Lithuania Central Bank’s Policy Update Opens the Door for Crypto Payments

Lithuania to Allow Equity ICOs

Lietuvos Bankas has also answered several questions regarding initial coin offerings (ICOs). The regulator stated that equity ICOs can be held via crowdfunding platforms and security tokens can be issued. Such activities are currently governed by country’s crowdfunding and securities laws.

The offering of crypto securities to the public should also comply with the respective EU directives that have been transposed into the Lithuanian legislation. One of the requirements is to indicate the other member states where the tokens will be placed so that the bank can notify local authorities.

What is your opinion about the changes in Lithuania’s regulatory policy toward cryptocurrencies? Share your thoughts in the comments section below. 


Images courtesy of Shutterstock.


At Bitcoin.com there’s a bunch of free helpful services. For instance, have you seen our Tools page? You can even lookup the exchange rate for a transaction in the past. Or calculate the value of your current holdings. Or create a paper wallet. And much more.

The post Lithuania Central Bank’s Policy Update Opens the Door for Crypto Payments appeared first on Bitcoin News.

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Coinflex Launches Physically Delivered Cryptocurrency Futures Exchange

February 20, 2019 |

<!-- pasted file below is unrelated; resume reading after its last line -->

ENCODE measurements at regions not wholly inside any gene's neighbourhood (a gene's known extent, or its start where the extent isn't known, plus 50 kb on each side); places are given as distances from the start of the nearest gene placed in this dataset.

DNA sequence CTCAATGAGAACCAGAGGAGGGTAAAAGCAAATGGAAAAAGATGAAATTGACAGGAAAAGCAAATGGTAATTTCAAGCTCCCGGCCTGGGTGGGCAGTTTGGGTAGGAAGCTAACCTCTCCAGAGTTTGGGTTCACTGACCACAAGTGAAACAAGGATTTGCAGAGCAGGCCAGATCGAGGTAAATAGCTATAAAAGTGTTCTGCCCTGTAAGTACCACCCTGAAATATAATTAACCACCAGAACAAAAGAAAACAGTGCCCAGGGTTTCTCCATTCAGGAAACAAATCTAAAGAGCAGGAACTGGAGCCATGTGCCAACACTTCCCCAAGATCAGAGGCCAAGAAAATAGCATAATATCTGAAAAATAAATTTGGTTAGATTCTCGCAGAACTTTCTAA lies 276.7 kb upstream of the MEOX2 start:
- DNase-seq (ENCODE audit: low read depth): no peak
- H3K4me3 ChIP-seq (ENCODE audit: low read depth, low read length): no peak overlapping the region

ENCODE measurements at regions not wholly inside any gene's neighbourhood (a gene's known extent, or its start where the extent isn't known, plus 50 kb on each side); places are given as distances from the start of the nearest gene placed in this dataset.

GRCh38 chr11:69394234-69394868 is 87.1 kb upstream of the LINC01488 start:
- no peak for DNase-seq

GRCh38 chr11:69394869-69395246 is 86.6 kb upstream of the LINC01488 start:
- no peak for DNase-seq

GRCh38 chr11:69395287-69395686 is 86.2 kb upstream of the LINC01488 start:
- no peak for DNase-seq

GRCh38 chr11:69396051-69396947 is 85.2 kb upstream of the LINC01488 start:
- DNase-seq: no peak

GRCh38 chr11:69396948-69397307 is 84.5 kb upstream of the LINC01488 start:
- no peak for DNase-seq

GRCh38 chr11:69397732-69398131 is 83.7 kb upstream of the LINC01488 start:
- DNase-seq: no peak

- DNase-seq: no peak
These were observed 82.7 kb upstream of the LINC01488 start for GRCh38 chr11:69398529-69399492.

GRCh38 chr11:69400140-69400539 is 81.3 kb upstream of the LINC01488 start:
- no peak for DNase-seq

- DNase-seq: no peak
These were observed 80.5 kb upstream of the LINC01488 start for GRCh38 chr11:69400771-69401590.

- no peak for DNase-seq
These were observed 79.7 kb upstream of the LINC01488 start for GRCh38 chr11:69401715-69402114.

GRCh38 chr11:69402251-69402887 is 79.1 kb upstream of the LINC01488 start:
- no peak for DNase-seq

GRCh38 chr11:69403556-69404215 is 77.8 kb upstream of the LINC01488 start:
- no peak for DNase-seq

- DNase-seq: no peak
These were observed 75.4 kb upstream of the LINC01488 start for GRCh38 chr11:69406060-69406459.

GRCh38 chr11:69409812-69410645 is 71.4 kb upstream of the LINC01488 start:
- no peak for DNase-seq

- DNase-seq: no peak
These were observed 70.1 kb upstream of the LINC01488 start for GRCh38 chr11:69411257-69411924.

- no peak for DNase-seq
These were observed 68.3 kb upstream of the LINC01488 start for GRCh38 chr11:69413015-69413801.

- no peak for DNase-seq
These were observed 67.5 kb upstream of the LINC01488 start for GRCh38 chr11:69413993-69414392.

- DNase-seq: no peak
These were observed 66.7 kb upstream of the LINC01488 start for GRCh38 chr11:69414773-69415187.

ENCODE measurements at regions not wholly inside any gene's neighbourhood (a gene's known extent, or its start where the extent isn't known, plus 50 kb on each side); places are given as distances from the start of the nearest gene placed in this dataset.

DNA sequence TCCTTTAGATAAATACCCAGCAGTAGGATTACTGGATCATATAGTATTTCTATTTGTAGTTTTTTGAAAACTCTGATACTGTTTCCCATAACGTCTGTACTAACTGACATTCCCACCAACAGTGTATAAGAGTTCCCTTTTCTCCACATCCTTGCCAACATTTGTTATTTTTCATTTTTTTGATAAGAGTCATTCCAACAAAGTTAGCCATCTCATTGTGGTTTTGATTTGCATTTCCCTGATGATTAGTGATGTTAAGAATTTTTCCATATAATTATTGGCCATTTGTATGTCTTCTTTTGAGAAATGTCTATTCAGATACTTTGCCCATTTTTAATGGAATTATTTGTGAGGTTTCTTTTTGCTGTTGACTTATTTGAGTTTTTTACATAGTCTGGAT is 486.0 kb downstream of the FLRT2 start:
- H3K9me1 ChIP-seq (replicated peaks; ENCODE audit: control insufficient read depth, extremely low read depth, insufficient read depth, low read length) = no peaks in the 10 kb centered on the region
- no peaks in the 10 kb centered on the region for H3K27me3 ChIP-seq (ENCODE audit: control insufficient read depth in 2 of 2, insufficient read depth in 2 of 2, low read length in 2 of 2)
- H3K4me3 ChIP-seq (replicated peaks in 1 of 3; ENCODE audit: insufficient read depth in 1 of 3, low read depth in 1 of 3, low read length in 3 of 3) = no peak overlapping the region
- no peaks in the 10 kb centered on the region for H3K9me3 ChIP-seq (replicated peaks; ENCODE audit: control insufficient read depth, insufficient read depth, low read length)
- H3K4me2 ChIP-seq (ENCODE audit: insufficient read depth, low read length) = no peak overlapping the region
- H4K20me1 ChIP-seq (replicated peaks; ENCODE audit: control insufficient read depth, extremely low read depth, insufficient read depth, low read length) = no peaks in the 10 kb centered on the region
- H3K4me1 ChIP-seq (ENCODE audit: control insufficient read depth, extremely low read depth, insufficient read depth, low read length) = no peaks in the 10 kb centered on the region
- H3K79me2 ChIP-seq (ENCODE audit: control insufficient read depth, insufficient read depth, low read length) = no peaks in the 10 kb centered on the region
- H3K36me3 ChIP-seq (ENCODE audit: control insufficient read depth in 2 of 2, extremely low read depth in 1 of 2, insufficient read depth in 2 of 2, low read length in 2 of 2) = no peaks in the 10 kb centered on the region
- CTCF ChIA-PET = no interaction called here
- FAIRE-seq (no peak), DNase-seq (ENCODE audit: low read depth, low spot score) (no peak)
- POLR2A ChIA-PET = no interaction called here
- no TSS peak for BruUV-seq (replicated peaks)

Coinflex Launches Physically Delivered Cryptocurrency Futures Exchange

Coinflex has now launched its physically delivered cryptocurrency futures exchange. The new Hong Kong-based leveraged trading platform is a spin-off from one of the United Kingdom’s oldest cryptocurrency exchanges, Coinfloor.

Also Read: In the Daily: Elon Musk Talks Bitcoin, Shanghai’s Fudan University, Xdat Exchange

Coinflex Exchange Is Now Online

Coinflex, a physically delivered cryptocurrency futures exchange with leverage of up to 20x, announced on Feb. 20 that the platform’s website is now live. Last month it was reported that the trading venue plans to offer futures contracts for bitcoin core (BTC), bitcoin cash (BCH), and ethereum (ETH), all paired against tether (USDT).

Coinflex Launches Physically Delivered Cryptocurrency Futures Exchange

Based in Hong Kong and incorporated in the Republic of Seychelles, Coinflex is owned by a consortium that includes Trading Technologies International Inc., crypto trader Mike Komaransky, and Dragonfly Capital Partners. Market markers B2C2, Global Advisors, Alameda Research, Amber AI, Grapefruit Trading, Coinfloor and its subsidiary companies also have partial ownership of Coinflex.

Cutting Out the Middle Men

The Coinflex platform is headed by chief executive officer Mark Lamb, who published a Medium post on Wednesday detailing the differences between traditional futures vs crypto futures exchanges. He explained that traditional exchanges usually have a minimum of two and often three or four layers of intermediaries between the exchange and the customer. Traditional futures brokerage firms and Futures Commission Merchants (FCMs) also usually require a customer be a high net worth individual or professional trader with experience in financial markets.